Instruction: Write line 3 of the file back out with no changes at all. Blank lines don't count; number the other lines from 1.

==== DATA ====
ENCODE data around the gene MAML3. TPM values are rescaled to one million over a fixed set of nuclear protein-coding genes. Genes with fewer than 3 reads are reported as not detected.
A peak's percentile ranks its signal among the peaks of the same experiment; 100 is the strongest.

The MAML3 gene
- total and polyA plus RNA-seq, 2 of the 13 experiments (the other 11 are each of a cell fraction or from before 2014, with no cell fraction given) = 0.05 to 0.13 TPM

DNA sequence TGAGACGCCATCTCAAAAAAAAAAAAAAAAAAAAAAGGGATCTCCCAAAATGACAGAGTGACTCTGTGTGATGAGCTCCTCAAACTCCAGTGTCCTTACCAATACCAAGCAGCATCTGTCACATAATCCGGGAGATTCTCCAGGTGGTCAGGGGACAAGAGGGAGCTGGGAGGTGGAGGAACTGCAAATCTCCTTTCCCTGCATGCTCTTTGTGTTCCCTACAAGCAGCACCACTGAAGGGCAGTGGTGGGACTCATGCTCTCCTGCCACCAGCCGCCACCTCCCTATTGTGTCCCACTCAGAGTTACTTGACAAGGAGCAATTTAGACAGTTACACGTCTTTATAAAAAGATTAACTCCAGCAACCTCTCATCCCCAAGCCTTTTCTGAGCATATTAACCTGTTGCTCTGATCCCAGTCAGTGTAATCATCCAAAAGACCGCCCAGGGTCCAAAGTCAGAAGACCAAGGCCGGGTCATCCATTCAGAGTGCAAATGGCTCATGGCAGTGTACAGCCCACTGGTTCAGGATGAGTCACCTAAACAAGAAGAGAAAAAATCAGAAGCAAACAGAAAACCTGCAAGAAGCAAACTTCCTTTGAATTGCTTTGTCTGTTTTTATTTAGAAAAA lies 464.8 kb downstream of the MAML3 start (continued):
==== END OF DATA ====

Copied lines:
The MAML3 gene